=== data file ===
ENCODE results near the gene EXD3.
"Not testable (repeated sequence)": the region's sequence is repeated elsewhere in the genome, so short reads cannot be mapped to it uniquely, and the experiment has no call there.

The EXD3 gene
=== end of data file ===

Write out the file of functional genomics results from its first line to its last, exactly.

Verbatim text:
ENCODE results near the gene EXD3.
"Not testable (repeated sequence)": the region's sequence is repeated elsewhere in the genome, so short reads cannot be mapped to it uniquely, and the experiment has no call there.

The EXD3 gene